The financial manager of Spain’s former King Juan Carlos has told a Swiss court that the Spanish monarch handed him a briefcase containing $1.9 million in cash, saying it was a gift from the ruler of Bahrain.
According to Spanish newspaper El País, Alberto Fasana, a Geneva-based wealth manager, told Swiss public prosecutor Yves Bertossa that the handover of cash took place in 2010, and that he had deposited the sum in the Swiss bank account belonging to an offshore foundation in Juan Carlos’s name.
As revealed by The Telegraph earlier this year, the Lucum Foundation was set up in Panama City by Juan Carlos in 2008 while he was still on the Spanish throne, initially to hold a $100 million “donation” from late Saudi King Abdullah.
Spain’s King Felipe, who took up the crown when Juan Carlos abdicated in 2014, was included in Lucum’s statutes as the fund’s second beneficiary, although the foundation was wound up in 2012 with its 65-million-euro balance being given to Corinna zu Sayn-Wittgenstein, the king's former lover.
According to the reported testimony to Mr Bertossa, Mr Fasana described how the Spanish king had handed over what he called a “gift” from Bahrain's King Hamad bin Isa Al Khalifa.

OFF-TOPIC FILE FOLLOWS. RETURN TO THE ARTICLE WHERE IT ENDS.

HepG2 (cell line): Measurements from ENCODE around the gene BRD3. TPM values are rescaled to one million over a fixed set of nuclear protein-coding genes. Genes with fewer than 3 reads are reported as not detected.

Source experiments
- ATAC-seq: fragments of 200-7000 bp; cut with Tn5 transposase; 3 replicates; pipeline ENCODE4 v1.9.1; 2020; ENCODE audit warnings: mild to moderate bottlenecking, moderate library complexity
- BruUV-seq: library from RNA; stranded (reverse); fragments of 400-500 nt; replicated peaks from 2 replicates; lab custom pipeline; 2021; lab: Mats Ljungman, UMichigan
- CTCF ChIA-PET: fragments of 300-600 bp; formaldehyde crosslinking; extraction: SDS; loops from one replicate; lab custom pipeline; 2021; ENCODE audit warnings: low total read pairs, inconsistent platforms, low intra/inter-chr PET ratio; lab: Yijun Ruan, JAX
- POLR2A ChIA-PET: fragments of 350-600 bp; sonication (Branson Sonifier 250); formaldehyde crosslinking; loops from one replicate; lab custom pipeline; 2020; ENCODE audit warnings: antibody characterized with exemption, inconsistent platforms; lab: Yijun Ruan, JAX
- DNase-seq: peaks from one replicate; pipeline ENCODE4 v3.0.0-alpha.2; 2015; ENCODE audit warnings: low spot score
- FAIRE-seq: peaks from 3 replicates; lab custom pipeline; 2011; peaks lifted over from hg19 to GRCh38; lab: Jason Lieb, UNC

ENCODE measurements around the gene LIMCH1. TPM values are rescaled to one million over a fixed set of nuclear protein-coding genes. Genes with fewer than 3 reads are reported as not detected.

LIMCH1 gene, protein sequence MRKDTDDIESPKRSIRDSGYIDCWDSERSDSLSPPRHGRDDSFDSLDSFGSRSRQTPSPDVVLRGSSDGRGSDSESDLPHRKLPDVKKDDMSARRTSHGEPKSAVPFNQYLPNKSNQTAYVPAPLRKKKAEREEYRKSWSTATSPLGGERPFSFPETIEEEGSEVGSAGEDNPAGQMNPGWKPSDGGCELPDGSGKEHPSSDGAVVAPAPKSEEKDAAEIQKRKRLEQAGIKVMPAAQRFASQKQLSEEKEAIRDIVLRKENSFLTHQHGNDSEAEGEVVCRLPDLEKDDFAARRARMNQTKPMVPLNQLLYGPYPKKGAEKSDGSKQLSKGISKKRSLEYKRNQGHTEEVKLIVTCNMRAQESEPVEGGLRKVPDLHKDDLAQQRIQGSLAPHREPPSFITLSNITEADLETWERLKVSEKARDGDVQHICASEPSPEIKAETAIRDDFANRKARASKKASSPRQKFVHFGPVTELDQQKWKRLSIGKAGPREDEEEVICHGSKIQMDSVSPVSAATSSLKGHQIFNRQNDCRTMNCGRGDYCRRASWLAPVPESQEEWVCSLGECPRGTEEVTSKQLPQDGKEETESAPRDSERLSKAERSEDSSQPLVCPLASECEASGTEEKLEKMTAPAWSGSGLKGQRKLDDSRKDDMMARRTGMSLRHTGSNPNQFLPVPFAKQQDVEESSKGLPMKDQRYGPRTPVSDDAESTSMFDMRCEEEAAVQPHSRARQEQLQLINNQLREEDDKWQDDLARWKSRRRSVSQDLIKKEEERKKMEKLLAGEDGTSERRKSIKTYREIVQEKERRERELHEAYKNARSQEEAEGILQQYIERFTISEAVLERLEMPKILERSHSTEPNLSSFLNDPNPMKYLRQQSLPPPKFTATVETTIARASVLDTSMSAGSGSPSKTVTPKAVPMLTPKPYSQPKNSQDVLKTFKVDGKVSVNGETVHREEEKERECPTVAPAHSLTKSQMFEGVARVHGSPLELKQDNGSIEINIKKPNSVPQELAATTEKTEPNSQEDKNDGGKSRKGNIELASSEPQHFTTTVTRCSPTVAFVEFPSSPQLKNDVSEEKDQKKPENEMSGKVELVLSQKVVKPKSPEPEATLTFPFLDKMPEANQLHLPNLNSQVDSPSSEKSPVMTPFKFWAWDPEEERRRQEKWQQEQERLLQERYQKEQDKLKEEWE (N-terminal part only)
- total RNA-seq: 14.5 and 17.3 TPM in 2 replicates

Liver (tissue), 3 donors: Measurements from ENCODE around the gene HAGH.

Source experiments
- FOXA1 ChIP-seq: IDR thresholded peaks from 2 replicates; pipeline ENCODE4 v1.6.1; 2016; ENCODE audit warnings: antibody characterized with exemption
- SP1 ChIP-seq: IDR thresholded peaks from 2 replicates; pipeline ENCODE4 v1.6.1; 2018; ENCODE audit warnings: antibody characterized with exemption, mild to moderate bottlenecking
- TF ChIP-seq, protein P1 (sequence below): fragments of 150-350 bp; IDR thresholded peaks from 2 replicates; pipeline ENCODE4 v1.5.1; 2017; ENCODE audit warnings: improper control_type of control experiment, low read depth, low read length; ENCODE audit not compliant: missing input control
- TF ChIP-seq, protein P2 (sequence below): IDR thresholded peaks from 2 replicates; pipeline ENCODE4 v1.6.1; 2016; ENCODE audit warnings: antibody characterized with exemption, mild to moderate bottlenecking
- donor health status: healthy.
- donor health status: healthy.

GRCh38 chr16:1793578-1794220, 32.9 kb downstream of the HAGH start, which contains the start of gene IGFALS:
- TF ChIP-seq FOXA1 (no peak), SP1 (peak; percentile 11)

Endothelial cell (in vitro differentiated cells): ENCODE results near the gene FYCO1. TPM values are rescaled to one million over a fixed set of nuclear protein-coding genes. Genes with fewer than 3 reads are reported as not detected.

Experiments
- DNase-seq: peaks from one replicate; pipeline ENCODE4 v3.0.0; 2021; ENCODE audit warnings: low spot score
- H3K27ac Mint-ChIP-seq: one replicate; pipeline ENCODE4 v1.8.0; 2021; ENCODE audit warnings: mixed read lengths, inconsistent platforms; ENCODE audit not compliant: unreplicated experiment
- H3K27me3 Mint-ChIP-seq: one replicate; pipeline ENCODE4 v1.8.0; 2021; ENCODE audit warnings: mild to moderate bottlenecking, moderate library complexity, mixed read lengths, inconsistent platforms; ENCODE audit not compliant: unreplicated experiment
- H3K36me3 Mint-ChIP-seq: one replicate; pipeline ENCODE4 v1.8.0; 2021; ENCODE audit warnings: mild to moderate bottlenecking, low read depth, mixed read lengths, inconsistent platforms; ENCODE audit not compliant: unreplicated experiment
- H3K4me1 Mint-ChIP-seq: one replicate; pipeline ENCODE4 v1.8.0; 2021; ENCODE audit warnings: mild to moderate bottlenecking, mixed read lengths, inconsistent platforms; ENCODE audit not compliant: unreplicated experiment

“Juan Carlos I is very much appreciated in the Gulf countries. He was returning from Abu Dhabi and came to my house in Geneva. He wanted to have lunch with me. He told me that he had received 1.9 million dollars from the Sultan of Bahrain.”
Lucum Foundation account information seen by The Telegraph show that a deposit of $1.9m was made on April 7, 2010.
In the following years, Juan Carlos went on several trips to Bahrain, accompanying Spanish investors and as a personal guest of King Hamad bin Isa Al Khalifa, and attending the Formula 1 Grand Prix.
Mr Bertossa is investigating possible money laundering offences concerning payments to the Lucum Foundation and Fondation Zagatka, a Liechtenstein-based fund that belongs to Juan Carlos’s cousin, Álvaro d’Orleans-Borbón. The former monarch and King Felipe are also named as beneficiaries of the fund.
Mr Álvaro d’Orleans-Borbón has denied money laundering, and King Felipe said he did not know he had been named as a beneficiary of the foundations until The Sunday Telegraph published the information on March 15.